FLSA/Wages

Courts Split over FLSA Damages for Emotional Distress

photo: Charles Leeuwenburg

Employees claiming FLSA retaliation may also seek compensation for emotional suffering. Although courts are divided over whether such damages are available, four federal circuit courts have ruled that the FLSA does permit such damages, and more federal district courts are adopting this view. These developments make it more important than ever that employers both pay attention to developing litigation and proceed carefully when disciplining and/or terminating their employees. If emotional distress can be compensated, the cost of losing an FLSA case will be both emotionally and financially distressing to employers.

Recently, a Maryland court joined the 6th, 7th, 8th and 9th U.S. Circuit Courts of Appeals in finding that compensatory damages for emotional distress are available under the FLSA’s anti-retaliation section. The case involved two sales representatives of ADT Security Services (Randolph v. ADT Sec. Services, Inc., No. DKC 09-1790 (D. Md. June 14, 2012)). When they were hired, both received information on the confidential nature of certain information. The plaintiffs later were dissatisfied with their pay and complained to ADT managers.

Then the plaintiffs contacted the Maryland Department of Labor, Licensing and Regulation. As part of their complaint, the plaintiffs gave DLLR documents, including ADT’s handbook and sales reports.  When ADT learned that, it suspended and subsequently fired the plaintiffs for violating its confidentiality policy.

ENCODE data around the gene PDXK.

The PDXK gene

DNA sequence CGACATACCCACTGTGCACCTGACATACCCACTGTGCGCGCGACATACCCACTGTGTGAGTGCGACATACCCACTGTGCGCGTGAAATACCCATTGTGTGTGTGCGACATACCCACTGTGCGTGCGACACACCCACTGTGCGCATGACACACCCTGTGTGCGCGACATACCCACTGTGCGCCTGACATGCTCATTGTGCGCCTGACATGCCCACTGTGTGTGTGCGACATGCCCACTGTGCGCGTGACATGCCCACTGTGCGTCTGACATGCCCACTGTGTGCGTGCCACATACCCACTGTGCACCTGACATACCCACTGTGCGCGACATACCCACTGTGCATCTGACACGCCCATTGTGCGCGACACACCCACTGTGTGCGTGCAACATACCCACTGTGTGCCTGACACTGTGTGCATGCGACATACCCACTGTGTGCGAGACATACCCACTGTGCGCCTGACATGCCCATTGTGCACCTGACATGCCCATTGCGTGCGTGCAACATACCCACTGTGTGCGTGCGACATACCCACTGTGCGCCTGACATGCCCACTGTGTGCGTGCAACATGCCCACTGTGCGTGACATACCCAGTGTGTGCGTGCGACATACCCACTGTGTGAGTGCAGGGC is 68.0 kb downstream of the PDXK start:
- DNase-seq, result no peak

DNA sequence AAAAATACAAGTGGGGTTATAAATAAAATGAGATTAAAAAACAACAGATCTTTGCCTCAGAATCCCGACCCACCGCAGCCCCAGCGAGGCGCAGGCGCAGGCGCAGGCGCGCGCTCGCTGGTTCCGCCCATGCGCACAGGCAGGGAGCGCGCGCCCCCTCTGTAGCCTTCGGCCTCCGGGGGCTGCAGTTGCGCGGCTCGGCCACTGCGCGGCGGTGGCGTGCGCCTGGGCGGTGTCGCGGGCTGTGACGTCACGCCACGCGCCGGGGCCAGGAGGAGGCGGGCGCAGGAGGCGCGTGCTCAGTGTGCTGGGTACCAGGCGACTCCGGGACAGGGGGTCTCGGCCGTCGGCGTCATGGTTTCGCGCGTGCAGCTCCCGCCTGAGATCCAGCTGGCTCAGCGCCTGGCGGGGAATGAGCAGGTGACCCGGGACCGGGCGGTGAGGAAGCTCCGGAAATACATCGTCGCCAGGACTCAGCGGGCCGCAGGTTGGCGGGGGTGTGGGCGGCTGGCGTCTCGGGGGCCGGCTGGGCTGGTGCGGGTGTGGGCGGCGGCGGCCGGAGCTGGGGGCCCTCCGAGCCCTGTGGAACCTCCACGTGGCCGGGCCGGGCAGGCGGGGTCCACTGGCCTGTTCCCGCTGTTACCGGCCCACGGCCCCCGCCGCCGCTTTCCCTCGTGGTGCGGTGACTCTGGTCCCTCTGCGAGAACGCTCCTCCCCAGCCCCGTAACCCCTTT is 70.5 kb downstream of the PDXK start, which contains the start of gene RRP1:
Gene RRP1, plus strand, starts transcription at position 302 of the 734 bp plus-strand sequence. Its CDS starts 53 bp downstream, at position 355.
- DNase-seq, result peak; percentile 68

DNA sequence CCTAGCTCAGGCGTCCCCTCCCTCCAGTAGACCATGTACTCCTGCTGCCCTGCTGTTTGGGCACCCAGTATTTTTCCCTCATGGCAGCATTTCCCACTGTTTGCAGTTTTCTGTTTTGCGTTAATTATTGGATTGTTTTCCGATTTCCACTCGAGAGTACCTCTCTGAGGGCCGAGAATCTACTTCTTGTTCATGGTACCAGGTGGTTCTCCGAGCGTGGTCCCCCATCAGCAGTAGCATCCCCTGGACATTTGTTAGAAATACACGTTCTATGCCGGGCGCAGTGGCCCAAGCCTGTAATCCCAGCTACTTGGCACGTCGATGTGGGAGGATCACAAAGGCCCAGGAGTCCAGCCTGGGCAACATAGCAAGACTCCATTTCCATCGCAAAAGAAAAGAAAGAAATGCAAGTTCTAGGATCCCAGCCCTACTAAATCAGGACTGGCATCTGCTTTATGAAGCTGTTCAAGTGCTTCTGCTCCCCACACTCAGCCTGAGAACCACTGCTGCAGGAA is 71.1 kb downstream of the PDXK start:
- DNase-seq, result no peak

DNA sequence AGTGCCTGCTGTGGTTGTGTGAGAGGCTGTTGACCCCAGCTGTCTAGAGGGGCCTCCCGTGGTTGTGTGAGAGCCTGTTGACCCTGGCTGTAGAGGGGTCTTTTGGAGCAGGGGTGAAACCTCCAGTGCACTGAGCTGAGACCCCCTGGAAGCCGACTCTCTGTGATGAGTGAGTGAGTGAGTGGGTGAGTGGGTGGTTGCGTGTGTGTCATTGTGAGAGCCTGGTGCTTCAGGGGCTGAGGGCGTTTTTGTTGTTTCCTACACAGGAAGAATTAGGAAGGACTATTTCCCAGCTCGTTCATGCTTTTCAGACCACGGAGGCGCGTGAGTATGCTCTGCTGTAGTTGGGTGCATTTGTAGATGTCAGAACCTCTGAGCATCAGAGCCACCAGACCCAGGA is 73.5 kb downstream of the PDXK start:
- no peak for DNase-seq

The plaintiffs then filed an FLSA retaliation claim against ADT, including a request for emotional distress compensation related to the retaliatory firing.

Historically, courts have been reluctant to award damages for emotional distress because those damages are difficult to prove and assess. Nevertheless, some courts have begun allowing such recovery and now there is a split over what circumstances, if any, permit emotional distress damages under the FLSA.

The courts that allow compensatory damages for emotional distress do so because they read the FLSA to permit awarding damages liberally. On the other hand, the courts that do not permit such damages sometimes do so because they view such damages as punitive rather than compensatory.

The Maryland court fell in the first category of courts. It noted that “full compensation is the evident purpose and paramount policy” in an FLSA retaliation action. As a result, it would be a “more reasoned approach” to allow a plaintiff who proves emotional distress to recover damages for that distress.